Rave Clubs and MDMA Still Targeted by Federal Bill:
An update on the Federal Ecstasy Prevention Act

 On December 20, 2001, the Ecstasy Prevention Act of 2001 was attached by amendment to the 21st Century Department of Justice Appropriations Authorization Act (H.R. 2215), and passed the Senate. The Ecstasy Prevention Act is now deep within H.R. 2215, at Title VIII (Sec. 8001-8007), and is on its way to conference before Senators Leahy, Kennedy, and Hatch.

As attached to authorization bill, the Ecstasy Prevention Act of 2001 still contains a provision ordering that federal funds dispersed under the Public Health Services Act, be given “priority to communities that have taken measures to combat club drug use, including passing of ordinances restricting rave clubs, increasing law enforcement on Ecstasy, and seizing lands under nuisance abatement laws to make new restrictions on an establishment’s use.” (H.R. 2215, Sec. 8002 “Grants for Ecstasy Abuse Prevention.”)

In addition, the Ecstasy Prevention Act of 2001 includes the following provisions:

  • Section 8003 orders the Director of Office of National Drug Control Policy (ONDCP) to "to assist anti-Ecstasy law enforcement initiatives in high intensity drug trafficking areas."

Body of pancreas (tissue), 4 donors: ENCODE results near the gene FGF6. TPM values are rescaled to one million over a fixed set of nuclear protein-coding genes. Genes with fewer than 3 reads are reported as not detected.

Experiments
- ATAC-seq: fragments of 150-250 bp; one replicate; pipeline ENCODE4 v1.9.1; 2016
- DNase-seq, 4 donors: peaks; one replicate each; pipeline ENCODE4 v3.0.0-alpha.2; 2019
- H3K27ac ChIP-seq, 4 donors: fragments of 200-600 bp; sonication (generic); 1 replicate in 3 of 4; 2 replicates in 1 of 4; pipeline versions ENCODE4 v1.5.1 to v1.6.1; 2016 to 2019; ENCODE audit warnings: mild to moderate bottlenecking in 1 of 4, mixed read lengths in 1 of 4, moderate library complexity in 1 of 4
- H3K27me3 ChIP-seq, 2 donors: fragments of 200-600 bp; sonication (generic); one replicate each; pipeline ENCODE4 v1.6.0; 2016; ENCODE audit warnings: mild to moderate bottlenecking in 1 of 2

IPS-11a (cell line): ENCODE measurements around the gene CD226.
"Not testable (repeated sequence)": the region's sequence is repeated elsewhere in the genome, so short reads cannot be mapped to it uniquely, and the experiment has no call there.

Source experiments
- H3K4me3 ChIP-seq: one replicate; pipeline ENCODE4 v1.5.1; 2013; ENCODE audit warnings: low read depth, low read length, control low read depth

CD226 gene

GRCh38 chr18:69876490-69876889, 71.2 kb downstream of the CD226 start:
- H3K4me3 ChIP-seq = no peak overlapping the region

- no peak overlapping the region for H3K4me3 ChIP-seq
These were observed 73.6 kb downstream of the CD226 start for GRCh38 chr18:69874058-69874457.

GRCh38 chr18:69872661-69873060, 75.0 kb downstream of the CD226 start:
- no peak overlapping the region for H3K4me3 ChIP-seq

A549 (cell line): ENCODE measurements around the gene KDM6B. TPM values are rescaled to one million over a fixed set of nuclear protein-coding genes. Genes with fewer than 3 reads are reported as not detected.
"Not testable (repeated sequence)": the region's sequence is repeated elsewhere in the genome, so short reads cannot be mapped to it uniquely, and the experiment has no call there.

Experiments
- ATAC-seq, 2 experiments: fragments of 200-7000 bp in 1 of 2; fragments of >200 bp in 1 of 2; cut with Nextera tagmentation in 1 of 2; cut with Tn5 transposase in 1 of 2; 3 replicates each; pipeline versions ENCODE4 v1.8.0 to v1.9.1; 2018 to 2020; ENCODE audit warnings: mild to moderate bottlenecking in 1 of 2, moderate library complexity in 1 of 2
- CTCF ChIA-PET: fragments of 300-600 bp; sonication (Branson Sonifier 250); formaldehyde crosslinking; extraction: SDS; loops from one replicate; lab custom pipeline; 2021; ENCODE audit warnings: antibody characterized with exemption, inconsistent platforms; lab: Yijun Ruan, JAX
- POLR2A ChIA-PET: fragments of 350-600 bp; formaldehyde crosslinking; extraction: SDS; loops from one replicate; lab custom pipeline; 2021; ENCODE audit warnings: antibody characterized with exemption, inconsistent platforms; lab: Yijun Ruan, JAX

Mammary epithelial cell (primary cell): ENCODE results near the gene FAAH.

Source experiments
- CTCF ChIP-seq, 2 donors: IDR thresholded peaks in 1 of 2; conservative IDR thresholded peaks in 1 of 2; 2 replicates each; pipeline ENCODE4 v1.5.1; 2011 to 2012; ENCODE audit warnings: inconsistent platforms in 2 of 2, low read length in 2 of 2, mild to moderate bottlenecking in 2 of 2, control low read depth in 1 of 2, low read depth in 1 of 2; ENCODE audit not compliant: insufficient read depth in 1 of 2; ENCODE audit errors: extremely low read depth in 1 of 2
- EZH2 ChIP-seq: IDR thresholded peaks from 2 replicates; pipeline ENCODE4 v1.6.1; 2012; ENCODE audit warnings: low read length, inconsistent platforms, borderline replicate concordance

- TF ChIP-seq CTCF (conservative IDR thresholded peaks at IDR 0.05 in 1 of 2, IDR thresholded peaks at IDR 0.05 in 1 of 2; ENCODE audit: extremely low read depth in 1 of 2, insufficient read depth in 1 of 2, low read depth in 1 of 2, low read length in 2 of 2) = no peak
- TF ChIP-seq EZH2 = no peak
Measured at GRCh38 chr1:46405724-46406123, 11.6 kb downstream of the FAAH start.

• Section 8004 of the bill also orders the Director of the ONDCP to include anti-MDMA advertising in the Office’s media campaign. 

  • Section 8005 authorizes an appropriation of money to the ONDCP “to commission a drug test for MDMA which would meet the standards for the Federal Workplace.

  • Section 8006 orders NIDA to conduct more research on MDMA, and issue a public report on its findings.

  • Section 8007 authorizes ONDCP to establish a federal "Task Force on Ecstasy/MDMA and Emerging Club Drugs."

The Center for Cognitive Liberty & Ethics (CCLE) prepared a detailed analysis of the Ecstasy Prevention Act of 2001, which, among other things concluded that “[t]he provisions of the Ecstasy Prevention Act of 2001 seek to perpetuate a failed and futile War on Drugs policy by employing more police and filling more prison cells with otherwise law-abiding citizens who use MDMA without causing harm to others.” The CCLE analysis remains valid with respect to the Act’s current placement within H.R. 2215.

To read the complete CCLE analysis, see: http://www.cognitiveliberty.org/DLL/hr2215_summary_analysis.htm

For an index of complete materials pertaining to the Ecstasy Prevention Act of 2001, see: http://www.cognitiveliberty.org/DLL/sb1208_index.htm